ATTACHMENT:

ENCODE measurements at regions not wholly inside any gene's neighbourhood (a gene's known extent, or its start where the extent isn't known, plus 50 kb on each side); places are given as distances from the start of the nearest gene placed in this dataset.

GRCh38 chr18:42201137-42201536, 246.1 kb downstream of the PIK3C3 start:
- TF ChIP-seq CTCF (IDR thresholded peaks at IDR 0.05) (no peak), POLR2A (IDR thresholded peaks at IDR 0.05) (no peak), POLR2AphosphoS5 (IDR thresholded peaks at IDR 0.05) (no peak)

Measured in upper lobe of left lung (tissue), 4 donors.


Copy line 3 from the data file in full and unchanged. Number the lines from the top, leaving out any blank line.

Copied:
- TF ChIP-seq CTCF (IDR thresholded peaks at IDR 0.05) (no peak), POLR2A (IDR thresholded peaks at IDR 0.05) (no peak), POLR2AphosphoS5 (IDR thresholded peaks at IDR 0.05) (no peak)